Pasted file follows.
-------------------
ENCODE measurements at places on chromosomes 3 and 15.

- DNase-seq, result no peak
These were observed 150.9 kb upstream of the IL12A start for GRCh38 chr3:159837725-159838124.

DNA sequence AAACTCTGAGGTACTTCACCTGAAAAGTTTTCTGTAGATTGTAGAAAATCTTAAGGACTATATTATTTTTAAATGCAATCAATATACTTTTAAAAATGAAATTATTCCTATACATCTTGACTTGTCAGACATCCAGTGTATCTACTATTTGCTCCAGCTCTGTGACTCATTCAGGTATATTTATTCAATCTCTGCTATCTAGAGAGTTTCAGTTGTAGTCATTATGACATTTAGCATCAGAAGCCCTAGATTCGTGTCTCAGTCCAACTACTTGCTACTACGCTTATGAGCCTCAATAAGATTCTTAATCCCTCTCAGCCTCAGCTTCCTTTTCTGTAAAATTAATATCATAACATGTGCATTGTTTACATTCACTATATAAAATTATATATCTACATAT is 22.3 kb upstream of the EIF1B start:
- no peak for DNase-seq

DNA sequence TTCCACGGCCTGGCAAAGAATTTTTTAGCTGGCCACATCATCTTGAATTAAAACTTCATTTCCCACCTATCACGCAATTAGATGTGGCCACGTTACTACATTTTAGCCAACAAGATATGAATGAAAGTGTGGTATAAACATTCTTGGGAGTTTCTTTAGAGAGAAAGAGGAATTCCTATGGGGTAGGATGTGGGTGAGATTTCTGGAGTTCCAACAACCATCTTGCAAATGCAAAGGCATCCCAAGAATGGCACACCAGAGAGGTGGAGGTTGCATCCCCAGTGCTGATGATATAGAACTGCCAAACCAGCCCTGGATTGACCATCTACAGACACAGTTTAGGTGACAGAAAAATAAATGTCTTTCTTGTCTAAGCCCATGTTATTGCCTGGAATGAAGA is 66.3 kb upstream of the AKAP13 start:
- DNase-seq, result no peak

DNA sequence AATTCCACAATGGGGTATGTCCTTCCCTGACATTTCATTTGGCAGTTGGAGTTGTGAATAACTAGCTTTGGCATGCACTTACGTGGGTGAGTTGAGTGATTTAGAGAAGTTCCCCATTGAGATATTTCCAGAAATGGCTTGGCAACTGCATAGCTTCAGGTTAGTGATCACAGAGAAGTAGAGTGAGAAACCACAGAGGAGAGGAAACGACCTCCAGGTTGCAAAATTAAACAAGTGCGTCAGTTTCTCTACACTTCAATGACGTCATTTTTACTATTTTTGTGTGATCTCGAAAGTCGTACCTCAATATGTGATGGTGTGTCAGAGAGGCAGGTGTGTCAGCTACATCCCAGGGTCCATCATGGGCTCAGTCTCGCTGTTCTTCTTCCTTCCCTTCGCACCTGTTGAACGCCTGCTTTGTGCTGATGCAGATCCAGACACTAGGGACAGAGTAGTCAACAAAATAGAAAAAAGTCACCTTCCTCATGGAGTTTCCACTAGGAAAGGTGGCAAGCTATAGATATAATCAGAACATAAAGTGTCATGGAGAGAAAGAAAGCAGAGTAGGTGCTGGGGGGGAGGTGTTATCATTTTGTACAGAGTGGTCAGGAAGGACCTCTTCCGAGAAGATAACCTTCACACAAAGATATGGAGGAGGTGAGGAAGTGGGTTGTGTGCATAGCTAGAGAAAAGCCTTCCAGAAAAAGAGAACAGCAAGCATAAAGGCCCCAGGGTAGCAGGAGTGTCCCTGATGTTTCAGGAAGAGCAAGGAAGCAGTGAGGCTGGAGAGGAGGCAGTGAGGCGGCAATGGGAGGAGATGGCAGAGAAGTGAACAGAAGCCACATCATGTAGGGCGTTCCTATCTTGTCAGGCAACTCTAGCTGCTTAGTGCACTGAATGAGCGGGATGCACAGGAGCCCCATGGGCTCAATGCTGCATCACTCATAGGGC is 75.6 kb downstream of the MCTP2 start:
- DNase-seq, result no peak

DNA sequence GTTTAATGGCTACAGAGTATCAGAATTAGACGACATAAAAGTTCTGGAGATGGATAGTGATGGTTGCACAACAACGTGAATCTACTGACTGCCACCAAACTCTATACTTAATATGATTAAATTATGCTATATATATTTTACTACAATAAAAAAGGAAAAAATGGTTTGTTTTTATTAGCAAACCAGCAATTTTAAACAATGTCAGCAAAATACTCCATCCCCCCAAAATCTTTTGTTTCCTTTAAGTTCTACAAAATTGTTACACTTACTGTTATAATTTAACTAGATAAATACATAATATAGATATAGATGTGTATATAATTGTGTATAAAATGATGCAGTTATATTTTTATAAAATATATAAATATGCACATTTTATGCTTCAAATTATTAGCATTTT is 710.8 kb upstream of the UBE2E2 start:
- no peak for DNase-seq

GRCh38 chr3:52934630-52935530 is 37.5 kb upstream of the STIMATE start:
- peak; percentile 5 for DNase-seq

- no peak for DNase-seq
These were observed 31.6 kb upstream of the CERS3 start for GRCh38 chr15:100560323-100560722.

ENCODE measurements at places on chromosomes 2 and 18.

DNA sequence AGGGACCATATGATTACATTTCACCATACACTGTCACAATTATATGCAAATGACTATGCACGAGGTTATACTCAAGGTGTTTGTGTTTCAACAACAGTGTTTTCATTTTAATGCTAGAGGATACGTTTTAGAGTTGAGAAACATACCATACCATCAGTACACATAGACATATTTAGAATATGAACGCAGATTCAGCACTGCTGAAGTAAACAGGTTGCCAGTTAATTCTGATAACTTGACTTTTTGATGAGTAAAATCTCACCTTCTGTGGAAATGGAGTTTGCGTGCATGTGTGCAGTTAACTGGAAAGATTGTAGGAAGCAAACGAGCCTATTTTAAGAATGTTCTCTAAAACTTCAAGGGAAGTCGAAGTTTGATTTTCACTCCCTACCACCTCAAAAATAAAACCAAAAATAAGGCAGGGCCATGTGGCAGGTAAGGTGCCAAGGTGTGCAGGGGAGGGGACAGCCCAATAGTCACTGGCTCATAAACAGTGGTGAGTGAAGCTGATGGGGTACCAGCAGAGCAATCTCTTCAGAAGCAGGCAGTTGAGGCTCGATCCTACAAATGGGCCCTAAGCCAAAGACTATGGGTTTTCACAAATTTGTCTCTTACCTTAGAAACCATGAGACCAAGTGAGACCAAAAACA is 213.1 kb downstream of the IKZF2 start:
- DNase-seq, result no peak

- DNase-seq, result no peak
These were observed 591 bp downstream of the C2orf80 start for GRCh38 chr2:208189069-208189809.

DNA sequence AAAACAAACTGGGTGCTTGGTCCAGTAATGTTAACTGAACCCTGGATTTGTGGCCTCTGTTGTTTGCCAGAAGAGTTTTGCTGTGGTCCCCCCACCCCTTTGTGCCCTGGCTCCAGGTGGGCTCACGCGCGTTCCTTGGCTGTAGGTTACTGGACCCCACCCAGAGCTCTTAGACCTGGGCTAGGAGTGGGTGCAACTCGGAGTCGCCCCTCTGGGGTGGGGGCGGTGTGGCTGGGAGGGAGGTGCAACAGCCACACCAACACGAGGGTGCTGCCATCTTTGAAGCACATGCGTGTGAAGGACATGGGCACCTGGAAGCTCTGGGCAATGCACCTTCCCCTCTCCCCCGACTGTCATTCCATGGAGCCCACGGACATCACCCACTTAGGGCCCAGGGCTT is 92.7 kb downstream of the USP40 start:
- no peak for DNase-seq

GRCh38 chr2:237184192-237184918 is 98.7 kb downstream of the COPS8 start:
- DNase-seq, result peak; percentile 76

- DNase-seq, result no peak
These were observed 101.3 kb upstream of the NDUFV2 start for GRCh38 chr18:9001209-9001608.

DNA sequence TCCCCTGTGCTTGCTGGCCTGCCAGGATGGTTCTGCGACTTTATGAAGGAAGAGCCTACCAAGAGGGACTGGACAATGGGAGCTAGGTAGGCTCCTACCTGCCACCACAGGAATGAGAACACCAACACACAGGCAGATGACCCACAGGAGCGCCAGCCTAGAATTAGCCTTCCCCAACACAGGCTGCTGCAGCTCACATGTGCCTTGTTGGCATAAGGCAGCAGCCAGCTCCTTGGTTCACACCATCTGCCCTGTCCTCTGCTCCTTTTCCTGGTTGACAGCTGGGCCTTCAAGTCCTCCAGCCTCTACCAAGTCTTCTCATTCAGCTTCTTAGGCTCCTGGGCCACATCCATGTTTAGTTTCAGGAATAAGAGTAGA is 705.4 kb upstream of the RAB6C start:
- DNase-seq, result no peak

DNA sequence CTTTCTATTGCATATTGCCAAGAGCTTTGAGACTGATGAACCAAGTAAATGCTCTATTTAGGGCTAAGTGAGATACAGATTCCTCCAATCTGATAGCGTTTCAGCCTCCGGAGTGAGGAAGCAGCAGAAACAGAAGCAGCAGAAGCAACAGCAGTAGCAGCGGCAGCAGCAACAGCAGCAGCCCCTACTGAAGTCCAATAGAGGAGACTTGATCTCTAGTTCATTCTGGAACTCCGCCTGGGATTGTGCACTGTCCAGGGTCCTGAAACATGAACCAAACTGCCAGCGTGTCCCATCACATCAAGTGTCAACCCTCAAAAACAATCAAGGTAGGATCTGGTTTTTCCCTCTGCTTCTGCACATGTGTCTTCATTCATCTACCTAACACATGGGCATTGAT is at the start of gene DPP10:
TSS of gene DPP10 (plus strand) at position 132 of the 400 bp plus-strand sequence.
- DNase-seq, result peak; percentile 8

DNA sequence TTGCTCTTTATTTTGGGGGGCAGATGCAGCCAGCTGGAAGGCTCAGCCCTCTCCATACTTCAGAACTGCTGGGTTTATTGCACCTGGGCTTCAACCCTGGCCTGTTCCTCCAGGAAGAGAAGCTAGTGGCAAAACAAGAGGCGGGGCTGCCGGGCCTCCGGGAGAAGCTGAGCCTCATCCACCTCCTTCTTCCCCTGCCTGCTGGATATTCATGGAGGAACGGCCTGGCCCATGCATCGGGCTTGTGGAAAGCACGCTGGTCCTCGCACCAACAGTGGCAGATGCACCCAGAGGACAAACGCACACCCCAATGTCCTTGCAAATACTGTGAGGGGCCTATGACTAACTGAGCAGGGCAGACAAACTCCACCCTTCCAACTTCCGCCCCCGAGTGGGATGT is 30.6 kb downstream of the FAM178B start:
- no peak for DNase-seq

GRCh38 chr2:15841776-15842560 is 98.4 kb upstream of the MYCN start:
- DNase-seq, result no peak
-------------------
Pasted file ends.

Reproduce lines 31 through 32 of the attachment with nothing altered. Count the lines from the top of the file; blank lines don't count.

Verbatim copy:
- DNase-seq, result peak; percentile 8

DNA sequence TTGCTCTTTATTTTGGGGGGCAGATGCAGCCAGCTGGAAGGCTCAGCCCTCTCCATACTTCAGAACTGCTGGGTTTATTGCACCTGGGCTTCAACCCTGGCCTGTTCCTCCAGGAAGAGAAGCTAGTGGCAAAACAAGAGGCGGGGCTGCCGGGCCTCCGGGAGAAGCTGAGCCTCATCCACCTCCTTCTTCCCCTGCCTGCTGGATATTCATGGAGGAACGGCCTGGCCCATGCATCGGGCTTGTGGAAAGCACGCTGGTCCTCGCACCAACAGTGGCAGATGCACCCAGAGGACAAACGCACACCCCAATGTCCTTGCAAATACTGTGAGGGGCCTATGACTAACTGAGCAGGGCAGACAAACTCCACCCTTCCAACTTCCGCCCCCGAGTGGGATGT is 30.6 kb downstream of the FAM178B start: